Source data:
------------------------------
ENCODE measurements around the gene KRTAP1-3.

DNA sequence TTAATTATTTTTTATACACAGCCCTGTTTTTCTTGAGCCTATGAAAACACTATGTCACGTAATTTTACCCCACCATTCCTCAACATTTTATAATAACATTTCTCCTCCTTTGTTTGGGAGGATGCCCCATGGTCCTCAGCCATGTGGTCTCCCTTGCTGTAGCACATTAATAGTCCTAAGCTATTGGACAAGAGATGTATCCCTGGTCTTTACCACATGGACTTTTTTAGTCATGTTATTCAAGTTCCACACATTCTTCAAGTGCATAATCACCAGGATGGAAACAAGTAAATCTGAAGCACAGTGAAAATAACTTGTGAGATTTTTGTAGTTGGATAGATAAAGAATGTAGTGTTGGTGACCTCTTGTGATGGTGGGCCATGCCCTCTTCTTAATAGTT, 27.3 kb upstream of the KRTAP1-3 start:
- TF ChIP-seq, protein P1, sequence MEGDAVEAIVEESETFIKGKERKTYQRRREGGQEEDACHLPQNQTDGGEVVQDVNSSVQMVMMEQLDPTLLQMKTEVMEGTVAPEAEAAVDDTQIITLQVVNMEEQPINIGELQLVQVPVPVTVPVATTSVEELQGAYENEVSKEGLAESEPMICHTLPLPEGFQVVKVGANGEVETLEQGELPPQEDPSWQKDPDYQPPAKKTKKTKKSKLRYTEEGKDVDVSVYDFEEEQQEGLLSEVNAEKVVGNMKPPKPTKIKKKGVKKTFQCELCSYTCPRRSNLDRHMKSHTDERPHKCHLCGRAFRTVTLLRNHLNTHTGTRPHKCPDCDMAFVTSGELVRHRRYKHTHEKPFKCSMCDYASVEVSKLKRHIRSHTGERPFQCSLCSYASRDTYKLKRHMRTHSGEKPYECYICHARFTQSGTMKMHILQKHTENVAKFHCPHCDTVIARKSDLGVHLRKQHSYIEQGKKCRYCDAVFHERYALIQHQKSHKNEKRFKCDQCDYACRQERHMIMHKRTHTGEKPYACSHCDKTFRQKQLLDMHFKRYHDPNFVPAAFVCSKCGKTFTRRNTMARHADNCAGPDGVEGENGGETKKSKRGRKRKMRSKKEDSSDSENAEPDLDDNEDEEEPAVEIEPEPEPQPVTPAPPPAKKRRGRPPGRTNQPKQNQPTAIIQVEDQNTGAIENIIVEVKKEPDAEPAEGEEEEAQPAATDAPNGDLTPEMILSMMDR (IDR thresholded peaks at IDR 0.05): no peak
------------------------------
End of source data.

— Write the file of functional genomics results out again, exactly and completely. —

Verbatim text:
ENCODE measurements around the gene KRTAP1-3.

DNA sequence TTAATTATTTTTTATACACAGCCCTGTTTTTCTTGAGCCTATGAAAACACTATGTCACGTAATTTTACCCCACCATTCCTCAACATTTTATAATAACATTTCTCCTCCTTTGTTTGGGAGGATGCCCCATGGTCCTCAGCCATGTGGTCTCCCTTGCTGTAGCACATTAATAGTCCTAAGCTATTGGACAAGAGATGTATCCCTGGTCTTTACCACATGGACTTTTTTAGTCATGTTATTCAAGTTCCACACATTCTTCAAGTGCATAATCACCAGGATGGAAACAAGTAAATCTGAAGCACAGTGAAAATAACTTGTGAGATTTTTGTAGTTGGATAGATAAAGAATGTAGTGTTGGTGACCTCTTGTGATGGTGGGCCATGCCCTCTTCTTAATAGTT, 27.3 kb upstream of the KRTAP1-3 start:
- TF ChIP-seq, protein P1, sequence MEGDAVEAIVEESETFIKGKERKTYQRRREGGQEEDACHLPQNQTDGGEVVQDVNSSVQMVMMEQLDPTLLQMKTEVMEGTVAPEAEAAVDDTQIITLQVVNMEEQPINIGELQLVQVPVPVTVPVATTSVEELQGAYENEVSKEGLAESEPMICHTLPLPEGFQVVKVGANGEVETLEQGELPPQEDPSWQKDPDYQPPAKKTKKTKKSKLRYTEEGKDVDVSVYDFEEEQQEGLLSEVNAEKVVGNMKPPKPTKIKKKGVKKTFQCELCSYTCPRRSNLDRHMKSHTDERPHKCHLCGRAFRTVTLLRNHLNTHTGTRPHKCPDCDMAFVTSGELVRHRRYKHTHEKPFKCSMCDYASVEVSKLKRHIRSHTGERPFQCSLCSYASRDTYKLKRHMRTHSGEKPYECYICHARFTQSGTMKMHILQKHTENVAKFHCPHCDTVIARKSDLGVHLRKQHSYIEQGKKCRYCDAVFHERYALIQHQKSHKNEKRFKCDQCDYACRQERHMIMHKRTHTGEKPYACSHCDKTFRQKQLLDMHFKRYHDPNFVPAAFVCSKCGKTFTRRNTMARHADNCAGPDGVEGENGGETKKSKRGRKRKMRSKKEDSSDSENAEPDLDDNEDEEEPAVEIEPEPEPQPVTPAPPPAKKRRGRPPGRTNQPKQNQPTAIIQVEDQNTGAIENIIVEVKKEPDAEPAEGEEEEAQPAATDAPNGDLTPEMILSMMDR (IDR thresholded peaks at IDR 0.05): no peak